Instructor: In order to configure a lambda function, we need to create a serverless.yml file. In here, we define multiple fields. First, we define a service name, myApp, then set the provider and the runtime. Next up, we allow a functions section, and add a Hello World function.
The handler is referring to the file handler, which should export a function, run. Since we don't have that file yet, we create handler.js. We export the function run, accepting three parameters, event, context, and callback.
The event is an object and contains all the necessary request data. Context is an object as well. It contains a couple of AWS-specific values, like AWS request ID, log group name, and so on. Callback is a function and should be invoked with either an error response as the first argument or a valid response as the second argument.
Now we have all we need to deploy our first function. We can run SLS deploy from our terminal. This will package up to the function to a ZIP file, and then deploy the whole thing with a cloud formation stack.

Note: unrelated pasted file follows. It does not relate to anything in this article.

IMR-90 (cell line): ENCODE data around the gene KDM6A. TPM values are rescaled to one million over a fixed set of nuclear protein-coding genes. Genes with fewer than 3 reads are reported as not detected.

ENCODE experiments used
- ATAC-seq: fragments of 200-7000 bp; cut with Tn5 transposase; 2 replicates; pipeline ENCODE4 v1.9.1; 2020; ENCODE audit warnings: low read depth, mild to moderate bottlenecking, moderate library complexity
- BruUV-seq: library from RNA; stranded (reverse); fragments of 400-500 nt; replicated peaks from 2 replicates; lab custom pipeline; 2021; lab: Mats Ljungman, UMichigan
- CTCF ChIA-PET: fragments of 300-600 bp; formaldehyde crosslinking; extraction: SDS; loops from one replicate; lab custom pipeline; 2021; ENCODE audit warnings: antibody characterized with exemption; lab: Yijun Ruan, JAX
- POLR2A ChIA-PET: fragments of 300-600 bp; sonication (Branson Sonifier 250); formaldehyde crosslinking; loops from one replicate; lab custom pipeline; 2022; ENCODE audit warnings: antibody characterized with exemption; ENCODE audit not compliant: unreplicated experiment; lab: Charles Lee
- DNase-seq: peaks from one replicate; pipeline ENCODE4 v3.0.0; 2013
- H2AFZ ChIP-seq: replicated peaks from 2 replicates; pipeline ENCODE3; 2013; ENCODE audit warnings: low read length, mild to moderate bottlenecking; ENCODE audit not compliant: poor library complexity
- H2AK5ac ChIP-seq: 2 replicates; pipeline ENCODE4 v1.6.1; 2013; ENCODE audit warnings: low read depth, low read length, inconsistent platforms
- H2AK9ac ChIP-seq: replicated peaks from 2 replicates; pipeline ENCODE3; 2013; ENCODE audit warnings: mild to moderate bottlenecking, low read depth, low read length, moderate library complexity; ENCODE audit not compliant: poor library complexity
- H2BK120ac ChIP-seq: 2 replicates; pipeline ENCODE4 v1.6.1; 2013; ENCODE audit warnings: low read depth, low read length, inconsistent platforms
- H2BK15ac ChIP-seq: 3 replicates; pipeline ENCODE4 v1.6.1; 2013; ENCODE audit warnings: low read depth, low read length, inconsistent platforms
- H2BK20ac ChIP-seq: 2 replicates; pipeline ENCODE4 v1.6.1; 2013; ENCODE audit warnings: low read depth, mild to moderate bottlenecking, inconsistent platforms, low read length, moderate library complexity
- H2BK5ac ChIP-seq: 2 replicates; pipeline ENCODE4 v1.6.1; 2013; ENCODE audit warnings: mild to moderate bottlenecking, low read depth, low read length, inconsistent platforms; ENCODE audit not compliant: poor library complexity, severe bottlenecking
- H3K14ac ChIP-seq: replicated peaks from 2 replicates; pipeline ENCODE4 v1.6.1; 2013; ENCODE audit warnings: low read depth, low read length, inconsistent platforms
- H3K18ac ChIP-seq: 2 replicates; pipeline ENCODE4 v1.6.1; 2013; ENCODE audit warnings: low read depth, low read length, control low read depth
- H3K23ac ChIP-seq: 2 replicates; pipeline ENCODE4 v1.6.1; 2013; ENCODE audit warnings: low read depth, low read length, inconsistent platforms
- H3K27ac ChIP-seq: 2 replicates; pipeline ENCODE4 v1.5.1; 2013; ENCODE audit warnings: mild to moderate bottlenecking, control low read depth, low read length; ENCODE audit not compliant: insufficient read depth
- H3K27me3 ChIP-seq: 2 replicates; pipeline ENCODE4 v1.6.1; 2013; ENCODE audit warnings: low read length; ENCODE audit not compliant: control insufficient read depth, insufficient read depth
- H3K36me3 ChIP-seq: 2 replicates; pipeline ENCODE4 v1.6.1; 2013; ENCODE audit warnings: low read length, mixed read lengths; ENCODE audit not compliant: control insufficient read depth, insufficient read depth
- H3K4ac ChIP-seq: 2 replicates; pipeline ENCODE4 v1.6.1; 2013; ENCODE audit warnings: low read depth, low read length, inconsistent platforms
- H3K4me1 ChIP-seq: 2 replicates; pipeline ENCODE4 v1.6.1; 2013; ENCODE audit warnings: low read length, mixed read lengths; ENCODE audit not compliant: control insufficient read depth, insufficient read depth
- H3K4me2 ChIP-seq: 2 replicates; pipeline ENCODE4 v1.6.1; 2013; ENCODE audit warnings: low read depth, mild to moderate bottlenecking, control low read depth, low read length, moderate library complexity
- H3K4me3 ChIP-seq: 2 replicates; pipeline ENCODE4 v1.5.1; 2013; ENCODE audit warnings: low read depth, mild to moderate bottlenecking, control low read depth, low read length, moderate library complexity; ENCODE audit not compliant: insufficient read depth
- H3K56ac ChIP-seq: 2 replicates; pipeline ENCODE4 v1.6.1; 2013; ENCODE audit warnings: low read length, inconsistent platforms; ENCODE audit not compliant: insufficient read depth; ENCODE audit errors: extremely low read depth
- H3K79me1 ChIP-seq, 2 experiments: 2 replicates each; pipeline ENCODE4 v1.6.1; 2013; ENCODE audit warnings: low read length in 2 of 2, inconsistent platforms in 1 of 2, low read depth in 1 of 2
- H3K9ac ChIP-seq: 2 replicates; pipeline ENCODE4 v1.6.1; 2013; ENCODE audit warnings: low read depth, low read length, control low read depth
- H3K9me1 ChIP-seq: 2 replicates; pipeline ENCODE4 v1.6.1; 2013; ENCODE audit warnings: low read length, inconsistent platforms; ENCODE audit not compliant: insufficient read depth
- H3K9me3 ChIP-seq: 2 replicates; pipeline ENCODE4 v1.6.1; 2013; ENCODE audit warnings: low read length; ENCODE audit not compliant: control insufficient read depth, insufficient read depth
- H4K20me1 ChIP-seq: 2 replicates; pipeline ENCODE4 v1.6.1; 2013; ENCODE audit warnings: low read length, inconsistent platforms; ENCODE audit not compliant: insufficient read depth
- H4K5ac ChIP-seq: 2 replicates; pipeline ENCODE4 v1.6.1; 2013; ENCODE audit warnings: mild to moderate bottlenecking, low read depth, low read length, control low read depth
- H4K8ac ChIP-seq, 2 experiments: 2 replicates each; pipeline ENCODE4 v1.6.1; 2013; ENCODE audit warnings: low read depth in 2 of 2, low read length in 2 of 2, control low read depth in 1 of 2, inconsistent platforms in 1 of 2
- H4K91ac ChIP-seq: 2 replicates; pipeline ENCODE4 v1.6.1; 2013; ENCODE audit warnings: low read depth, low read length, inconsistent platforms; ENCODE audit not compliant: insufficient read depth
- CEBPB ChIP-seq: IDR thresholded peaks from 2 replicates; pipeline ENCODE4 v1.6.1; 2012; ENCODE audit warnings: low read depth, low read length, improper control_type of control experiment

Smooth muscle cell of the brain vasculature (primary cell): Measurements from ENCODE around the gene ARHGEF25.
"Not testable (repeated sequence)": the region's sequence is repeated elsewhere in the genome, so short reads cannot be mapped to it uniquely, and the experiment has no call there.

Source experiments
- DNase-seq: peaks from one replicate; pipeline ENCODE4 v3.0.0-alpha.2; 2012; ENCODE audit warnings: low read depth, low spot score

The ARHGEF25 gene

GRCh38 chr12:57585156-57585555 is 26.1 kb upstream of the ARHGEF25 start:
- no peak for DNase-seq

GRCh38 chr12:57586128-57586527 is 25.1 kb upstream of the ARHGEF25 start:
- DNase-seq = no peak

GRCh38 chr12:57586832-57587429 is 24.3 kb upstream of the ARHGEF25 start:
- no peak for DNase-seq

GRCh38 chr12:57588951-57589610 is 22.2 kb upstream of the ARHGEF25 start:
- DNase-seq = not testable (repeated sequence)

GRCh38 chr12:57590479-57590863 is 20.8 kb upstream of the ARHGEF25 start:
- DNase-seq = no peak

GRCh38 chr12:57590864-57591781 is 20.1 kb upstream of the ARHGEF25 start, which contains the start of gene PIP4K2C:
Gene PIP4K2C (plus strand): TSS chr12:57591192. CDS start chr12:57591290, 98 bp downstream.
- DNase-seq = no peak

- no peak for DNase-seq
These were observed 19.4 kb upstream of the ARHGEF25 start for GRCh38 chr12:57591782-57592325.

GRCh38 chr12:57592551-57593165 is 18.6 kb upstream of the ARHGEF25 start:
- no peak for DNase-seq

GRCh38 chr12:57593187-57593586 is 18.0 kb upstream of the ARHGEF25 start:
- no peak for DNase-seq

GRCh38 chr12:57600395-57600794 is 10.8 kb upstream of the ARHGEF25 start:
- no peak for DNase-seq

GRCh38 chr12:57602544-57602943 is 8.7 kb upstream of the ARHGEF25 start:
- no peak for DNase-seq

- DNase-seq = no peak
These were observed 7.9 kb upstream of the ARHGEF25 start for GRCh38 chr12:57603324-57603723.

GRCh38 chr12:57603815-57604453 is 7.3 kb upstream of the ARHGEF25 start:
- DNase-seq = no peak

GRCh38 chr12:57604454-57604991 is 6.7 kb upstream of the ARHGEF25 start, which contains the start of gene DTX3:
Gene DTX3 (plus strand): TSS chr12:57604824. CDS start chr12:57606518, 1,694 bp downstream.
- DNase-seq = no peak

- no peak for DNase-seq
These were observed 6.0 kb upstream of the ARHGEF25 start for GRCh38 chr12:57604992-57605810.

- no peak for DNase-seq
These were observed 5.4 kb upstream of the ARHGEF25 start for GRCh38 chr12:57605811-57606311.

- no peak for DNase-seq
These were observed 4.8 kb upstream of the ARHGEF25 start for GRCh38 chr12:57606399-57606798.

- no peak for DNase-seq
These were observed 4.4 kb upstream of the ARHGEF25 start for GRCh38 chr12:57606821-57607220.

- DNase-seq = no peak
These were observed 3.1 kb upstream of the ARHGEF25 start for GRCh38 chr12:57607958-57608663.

Once deployed, you can invoke the lambda function directly using SLS invoke. As expected, it returns Hello World. One cool feature about invoke is that you can also log out a debug statement. Let's try this by adding a console log, redeploy our application.
Once finished, invoke with the --log flag. As an alternative, we also can run SLS logs, which will just return the past logs.
Instead of using the callback function, we simply can return a promise as well.
Now we could redeploy the whole stack, but we are not going to do this, because what we are going to use is SLS deploy function. This is way faster, as it doesn't go for cloud formation, but instead just replaces the code ZIP for the specific function.
Once redeployed, we can invoke the function, and see that it only returns hello. Since Node 8 already supports async await, you also can declare a function as async and simply return the desired result. It works like a charm.